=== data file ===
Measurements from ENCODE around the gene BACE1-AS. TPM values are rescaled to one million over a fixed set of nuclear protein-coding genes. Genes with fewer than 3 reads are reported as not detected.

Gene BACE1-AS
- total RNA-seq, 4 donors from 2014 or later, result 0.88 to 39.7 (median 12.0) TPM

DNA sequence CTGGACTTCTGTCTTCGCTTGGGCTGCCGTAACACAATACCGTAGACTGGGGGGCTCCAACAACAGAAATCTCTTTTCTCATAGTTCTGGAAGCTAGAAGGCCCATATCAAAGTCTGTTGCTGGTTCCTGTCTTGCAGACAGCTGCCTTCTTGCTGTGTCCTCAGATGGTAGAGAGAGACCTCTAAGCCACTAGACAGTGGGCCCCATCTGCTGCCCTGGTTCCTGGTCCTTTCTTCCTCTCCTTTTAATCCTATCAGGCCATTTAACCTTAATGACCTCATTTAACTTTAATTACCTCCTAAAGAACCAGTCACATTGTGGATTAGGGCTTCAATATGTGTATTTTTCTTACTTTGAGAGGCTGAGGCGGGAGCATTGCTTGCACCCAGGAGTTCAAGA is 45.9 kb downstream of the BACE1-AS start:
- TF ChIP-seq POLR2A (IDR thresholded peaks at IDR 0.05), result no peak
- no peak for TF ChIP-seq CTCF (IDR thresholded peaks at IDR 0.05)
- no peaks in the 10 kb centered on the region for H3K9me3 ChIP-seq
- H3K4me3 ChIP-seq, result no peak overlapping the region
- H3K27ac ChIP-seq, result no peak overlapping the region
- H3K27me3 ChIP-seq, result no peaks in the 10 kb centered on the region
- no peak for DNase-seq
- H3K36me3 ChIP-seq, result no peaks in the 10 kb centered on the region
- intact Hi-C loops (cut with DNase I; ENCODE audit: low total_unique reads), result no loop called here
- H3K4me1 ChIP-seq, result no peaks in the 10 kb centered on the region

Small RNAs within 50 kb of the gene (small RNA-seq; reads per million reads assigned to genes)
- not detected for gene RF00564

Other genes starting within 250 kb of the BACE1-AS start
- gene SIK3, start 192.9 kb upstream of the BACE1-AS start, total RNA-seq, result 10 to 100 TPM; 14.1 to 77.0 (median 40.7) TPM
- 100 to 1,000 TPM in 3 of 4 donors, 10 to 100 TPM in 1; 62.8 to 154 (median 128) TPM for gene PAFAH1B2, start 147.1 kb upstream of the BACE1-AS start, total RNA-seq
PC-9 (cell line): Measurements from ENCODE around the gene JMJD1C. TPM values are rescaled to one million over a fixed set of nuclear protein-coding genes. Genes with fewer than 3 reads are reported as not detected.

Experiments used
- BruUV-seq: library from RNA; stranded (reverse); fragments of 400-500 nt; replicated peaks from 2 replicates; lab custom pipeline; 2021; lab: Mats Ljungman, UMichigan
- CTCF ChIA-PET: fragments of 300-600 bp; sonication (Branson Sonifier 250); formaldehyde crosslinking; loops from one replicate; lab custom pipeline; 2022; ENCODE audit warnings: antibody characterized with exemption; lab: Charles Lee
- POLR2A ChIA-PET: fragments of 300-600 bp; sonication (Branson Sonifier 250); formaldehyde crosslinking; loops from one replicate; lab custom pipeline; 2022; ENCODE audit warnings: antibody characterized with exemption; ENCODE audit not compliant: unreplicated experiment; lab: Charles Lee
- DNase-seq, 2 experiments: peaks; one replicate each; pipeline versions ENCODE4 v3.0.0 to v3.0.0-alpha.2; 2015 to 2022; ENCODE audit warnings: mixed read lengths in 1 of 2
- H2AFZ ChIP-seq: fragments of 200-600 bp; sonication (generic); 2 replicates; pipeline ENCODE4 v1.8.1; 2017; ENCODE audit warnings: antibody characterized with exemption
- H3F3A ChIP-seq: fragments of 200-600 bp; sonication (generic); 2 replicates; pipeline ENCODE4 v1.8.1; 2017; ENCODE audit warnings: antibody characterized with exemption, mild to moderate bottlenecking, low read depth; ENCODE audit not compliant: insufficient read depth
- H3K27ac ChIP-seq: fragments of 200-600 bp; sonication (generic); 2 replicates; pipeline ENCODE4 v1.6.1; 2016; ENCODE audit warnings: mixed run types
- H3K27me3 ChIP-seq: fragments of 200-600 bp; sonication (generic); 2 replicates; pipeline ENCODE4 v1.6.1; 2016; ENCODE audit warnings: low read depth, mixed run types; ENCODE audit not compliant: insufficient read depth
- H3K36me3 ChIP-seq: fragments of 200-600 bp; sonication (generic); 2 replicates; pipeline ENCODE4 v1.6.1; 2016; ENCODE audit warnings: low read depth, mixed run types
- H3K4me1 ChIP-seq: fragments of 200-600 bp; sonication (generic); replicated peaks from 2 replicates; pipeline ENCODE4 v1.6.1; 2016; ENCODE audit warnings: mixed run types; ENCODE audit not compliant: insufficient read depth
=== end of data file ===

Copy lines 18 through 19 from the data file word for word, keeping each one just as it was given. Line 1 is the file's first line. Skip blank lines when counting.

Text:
- gene SIK3, start 192.9 kb upstream of the BACE1-AS start, total RNA-seq, result 10 to 100 TPM; 14.1 to 77.0 (median 40.7) TPM
- 100 to 1,000 TPM in 3 of 4 donors, 10 to 100 TPM in 1; 62.8 to 154 (median 128) TPM for gene PAFAH1B2, start 147.1 kb upstream of the BACE1-AS start, total RNA-seq